Tax & admin · 27 October 2017

HMRC avoidance crackdown leads to record low tax gap

75 measures in seven years have been introduced to re-balance the country’s tax gap
The UK’s tax gap? the difference between the total tax due and that collected by HMRC fell to a record low in the last tax year, government statistics have shown.

The tax gap fell to six per cent in 2015 to 2016, HMRC have revealed, as government measures to crack down on tax avoidance, evasion and non-compliance have taken effect.

Over the last seven years, the government has introduced a total of 75 measures in attempts to re-balance the country’s tax gap.

Measures have included cracking down on tax avoiding multinationals, the introduction of new criminal offences for tax evaders and companies that fail to prevent evasion, and investment in new HMRC tax compliance operations.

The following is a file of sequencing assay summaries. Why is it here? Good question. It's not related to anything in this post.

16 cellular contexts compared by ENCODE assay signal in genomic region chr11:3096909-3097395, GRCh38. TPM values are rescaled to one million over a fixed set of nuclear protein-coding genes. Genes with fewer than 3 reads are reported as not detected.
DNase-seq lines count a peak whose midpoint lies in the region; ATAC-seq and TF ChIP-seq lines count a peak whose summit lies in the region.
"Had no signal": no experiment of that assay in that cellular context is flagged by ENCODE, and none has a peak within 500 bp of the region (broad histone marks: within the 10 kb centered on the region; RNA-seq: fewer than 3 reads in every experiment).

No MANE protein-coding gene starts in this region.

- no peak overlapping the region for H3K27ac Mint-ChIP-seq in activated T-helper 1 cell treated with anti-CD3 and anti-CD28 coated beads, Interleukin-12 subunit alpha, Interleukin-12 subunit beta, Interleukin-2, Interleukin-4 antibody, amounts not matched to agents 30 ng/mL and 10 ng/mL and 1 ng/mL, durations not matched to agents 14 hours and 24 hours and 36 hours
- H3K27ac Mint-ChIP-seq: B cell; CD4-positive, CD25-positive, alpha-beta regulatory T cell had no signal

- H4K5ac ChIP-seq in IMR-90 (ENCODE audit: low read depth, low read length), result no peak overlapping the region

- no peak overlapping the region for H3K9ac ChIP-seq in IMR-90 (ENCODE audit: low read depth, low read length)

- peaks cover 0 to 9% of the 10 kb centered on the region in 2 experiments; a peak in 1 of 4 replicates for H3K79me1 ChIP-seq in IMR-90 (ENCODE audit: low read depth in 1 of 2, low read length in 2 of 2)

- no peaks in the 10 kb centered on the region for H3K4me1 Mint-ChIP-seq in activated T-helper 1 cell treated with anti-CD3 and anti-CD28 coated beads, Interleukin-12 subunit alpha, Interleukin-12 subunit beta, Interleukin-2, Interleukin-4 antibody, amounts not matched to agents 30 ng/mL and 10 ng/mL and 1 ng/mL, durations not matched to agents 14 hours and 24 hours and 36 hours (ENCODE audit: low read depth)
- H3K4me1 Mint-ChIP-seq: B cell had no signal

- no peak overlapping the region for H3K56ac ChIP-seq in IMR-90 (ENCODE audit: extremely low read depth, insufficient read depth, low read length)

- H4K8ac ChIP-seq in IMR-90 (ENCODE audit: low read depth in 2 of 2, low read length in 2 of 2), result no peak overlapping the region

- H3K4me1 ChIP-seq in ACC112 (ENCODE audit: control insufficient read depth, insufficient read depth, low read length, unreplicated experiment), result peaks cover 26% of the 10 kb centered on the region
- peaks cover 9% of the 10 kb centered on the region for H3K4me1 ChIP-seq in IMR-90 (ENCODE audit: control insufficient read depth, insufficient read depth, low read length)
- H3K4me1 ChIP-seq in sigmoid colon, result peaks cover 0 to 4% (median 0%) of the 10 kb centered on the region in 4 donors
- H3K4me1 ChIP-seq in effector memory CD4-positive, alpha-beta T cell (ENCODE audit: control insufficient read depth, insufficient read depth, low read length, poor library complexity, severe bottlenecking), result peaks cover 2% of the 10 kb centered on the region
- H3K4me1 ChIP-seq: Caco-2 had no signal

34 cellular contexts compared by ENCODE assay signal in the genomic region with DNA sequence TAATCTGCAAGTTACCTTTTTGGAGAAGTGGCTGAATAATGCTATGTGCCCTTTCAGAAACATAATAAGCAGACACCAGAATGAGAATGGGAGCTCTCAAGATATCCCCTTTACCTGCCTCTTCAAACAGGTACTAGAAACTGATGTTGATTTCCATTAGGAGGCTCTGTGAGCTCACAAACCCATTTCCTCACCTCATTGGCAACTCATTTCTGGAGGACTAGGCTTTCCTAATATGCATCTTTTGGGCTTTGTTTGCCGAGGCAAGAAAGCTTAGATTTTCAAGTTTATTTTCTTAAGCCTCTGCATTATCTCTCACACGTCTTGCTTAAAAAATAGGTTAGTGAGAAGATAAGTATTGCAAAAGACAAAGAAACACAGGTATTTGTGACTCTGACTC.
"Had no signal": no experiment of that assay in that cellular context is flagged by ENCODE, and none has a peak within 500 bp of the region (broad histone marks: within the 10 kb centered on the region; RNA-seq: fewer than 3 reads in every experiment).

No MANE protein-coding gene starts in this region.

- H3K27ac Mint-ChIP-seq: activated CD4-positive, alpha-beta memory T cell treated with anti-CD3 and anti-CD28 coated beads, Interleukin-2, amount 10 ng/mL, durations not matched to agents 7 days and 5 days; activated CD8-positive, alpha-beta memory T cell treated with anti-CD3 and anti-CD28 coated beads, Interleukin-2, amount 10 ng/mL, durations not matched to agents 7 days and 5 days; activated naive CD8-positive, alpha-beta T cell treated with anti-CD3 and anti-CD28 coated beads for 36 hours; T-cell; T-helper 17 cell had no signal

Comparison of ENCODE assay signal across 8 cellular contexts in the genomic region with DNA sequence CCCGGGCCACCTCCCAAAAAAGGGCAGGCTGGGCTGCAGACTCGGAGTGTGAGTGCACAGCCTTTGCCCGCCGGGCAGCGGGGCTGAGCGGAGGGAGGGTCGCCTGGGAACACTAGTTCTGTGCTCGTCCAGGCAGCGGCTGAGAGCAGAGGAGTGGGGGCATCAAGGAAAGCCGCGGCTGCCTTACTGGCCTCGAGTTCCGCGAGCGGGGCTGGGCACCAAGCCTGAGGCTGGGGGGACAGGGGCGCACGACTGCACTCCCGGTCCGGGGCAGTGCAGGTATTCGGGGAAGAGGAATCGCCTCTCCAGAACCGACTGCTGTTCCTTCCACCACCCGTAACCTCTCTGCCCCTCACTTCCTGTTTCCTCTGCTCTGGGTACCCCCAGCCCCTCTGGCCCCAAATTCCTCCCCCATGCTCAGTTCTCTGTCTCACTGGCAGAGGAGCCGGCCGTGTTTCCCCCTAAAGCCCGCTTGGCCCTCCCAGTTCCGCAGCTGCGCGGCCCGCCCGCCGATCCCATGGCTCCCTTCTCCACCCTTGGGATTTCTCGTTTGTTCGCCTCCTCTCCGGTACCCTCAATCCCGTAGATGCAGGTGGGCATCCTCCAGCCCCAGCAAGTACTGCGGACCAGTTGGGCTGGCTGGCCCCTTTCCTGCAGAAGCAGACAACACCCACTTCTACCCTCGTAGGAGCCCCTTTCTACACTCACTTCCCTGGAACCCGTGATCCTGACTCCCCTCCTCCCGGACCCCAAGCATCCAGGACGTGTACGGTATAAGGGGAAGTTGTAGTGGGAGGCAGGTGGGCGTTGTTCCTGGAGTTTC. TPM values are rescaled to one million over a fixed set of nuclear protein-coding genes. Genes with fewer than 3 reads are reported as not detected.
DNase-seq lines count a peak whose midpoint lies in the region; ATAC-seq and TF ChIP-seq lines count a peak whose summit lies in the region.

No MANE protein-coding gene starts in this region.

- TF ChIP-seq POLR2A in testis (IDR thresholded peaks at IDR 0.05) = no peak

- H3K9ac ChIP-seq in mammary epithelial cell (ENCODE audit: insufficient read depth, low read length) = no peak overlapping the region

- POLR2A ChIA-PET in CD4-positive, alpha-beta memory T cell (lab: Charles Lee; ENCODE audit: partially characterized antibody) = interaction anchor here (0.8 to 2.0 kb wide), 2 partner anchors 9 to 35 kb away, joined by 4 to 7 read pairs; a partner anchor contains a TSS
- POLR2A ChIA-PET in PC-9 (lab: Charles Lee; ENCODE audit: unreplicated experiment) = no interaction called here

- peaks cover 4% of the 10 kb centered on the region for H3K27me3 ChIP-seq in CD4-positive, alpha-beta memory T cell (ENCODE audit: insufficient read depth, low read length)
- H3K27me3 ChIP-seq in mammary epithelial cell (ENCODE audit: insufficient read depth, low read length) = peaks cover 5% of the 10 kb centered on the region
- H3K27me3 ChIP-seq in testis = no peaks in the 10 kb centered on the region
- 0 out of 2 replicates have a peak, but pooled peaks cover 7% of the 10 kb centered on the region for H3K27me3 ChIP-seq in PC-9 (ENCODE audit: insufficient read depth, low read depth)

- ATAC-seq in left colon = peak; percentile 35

In a statement, financial secretary to the Treasury and paymaster general, Mel Stride, said: Today’s data shows how far we have come in tackling avoidance, evasion and non-compliance, but there is still more to do.

we will continue to take action to ensure that everyone pays the tax they owe. Collecting the right tax is crucial to fund our vital public services.

Had the tax gap remained at 7.9 per cent the level it was in the 2005 to 2006 tax year the government has claimed that it would have grown by 46bn in the last decade, and the country would be 12bn a year worse off than it is.

HMRC have claimed that since 2010, it has secured nearly 160bn as a direct result of action taken counter tax evasion, avoidance and non-compliance. This figure includes 2.8bn from offshore tax evasion.

The director of customer strategy and tax design at HMRC, Jim Harra, commented: Measuring the tax gap gives us vital insights into where to direct our efforts, and tells us that our strategy is succeeding.



Fred Heritage was previously deputy editor at Business Advice. He has a BA in politics and international relations from the University of Kent and an MA in international conflict from Kings College London.